After a brief intermission, Maestro Majkut concluded the program with the final dish of this extraordinary meal of rare musical works: Felix Mendelssohn’s Symphony No. 5 “Reformation”. The Reformation Symphony was Protestant religious convert Mendelssohn’s effort to celebrate an important anniversary of the Lutheran church. This now being the 500th anniversary of the October 1517 beginning of the Protestant Reformation by Martin Luther and separation of the Protestant Churches from the Roman Catholic Church, Maestro Majkut was wanting to celebrate that important milestone in this concert. But again, Symphony No. 5 is a very rarely performed work. A bit of explanation is in order. Mendelssohn, who was a hopeless perfectionist at heart, struggled over the composition of his Reformation Symphony and was met with a string of bad luck when composing it. [Symphony No. 5 (Mendelssohn), Wikipedia, http://bit.ly/2yrk6ZX ] He originally intended to complete it for a debut at a prominent Lutheran anniversary celebration in June 1830. But he became ill while working on the symphony, including catching a case of measles from his daughter, and was delayed in completing it in time for the intended debut concert. He subsequently offered the piece to several orchestras but was turned down with criticisms such as too learned or too Protestant. Faced with rejection and criticism, Mendelssohn revised the symphony, but eventually abandoned it, writing it off as “a piece of juvenilia.” [Id.] It was only performed once in Mendelssohn’s lifetime and wasn’t published until after his death. Mendelssohn dismissed the symphony (which by the way was the second he wrote, and is numbered 5 only because of its late posthumous publication), once saying it was the one score he wished he could destroy. It has received similar treatment through the ages by generations of musicians, orchestras and audiences, which is a shame, because it is a fine symphony. It both incorporates and pays reverence to the musical liturgy of the Protestant Churches and also presents some terrific original exemplars of the symphonic form that are purely Mendelssohn’s own.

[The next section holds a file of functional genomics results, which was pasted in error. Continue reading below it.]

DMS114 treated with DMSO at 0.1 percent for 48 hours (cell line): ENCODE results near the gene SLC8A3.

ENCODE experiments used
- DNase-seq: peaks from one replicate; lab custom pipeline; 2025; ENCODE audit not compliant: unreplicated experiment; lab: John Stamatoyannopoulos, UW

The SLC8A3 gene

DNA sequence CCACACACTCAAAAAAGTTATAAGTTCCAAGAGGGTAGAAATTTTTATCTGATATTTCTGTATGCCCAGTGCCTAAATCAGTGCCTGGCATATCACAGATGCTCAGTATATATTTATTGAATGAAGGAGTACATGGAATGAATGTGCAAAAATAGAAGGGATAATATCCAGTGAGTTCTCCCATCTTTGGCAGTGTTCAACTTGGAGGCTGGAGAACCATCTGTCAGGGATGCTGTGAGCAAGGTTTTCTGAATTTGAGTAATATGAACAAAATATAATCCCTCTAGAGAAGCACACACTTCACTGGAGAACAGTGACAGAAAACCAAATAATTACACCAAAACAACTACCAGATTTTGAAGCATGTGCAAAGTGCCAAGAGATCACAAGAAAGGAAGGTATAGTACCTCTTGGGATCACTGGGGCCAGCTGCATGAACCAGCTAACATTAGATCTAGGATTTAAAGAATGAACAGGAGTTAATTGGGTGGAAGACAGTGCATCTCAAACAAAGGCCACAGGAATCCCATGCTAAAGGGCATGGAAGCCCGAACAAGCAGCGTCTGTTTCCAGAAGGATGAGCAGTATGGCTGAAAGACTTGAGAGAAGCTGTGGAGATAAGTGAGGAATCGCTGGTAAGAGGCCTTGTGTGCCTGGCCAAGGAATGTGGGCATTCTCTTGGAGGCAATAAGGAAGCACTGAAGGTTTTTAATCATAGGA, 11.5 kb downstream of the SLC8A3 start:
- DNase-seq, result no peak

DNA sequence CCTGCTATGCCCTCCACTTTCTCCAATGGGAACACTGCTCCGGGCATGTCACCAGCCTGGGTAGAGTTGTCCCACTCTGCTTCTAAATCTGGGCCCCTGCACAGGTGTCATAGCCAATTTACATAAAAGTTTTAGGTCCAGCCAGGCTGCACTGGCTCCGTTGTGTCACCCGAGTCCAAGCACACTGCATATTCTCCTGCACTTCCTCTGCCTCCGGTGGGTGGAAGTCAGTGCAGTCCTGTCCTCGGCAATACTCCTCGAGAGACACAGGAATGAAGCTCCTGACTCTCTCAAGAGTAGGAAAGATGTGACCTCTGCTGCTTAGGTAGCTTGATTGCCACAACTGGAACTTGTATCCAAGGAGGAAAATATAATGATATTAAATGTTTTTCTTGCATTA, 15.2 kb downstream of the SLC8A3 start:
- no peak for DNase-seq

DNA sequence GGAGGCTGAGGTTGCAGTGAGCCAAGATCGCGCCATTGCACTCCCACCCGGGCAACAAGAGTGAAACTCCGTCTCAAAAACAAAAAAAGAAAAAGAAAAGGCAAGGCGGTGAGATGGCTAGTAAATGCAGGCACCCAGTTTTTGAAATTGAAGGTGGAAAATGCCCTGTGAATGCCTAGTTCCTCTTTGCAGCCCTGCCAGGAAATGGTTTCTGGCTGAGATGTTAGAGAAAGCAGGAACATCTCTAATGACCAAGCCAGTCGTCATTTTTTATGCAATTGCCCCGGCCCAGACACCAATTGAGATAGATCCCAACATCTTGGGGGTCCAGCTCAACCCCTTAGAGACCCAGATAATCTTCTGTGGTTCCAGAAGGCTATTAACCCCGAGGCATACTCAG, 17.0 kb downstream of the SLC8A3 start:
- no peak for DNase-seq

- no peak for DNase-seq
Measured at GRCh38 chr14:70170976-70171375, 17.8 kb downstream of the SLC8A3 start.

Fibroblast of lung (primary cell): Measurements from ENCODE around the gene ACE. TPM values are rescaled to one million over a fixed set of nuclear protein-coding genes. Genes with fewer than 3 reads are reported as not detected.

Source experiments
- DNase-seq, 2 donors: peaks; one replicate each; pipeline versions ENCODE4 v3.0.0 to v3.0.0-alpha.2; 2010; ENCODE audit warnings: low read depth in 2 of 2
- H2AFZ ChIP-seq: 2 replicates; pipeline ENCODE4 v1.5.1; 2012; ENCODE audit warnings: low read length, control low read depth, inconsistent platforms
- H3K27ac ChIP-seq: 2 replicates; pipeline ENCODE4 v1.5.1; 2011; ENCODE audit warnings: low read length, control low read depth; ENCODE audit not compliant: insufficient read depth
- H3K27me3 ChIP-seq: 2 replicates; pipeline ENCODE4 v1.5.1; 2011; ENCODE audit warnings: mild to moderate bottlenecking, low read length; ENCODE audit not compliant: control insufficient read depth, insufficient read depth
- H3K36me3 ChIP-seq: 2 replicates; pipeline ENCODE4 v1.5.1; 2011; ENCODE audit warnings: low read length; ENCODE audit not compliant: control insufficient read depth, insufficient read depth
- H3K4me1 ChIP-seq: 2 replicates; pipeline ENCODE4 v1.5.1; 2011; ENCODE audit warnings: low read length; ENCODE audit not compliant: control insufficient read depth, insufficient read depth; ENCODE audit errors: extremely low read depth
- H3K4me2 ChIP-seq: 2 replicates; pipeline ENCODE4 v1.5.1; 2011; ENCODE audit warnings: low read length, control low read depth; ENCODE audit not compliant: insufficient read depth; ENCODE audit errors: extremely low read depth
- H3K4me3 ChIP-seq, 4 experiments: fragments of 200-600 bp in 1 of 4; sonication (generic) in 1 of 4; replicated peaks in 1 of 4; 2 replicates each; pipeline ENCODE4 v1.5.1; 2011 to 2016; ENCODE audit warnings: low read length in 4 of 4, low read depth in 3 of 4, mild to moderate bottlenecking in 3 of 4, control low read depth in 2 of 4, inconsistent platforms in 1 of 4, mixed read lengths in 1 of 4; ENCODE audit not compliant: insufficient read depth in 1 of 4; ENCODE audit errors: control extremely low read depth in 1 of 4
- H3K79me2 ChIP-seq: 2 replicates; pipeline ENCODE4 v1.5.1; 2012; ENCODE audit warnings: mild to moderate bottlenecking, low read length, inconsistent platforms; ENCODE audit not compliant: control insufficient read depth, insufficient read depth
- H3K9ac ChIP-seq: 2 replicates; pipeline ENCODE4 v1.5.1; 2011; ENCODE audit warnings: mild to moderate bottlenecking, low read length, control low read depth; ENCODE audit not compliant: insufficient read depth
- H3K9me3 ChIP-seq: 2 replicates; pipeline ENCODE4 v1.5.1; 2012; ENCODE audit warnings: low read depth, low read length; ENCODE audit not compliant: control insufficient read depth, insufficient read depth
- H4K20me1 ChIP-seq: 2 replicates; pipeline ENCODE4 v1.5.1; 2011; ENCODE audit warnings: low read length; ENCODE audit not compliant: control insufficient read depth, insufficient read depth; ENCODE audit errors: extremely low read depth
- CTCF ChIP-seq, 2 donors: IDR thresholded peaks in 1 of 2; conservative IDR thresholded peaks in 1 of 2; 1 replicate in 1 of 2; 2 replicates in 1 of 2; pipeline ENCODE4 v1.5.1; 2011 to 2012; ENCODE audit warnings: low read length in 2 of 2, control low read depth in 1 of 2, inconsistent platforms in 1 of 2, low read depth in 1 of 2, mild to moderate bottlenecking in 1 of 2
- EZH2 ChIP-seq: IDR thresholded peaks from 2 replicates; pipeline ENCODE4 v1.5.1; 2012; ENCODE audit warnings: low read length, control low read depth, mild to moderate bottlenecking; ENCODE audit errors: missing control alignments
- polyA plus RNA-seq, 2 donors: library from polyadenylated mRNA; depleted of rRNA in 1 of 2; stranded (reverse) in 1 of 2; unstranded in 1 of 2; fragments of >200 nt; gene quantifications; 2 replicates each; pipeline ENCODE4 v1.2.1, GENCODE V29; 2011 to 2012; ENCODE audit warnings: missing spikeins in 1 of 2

The first movement of the symphony opens with the well-known four-note theme (transposed) of Mozart’s Jupiter finale, which sets a serious, dignified, “historical” tone as it leads to the Dresden Amen, a composition familiar to church goers, both Protestant and Catholic. The fourth movement honors Martin Luther and is built upon Luther’s beloved hymn Ein’ feste Burg is unser Gott (A mighty fortress is our God). The second and third movements are quintessential Mendelssohn implementations of the symphonic form (written only two years after the death of Mendelssohn’s hero, Beethoven).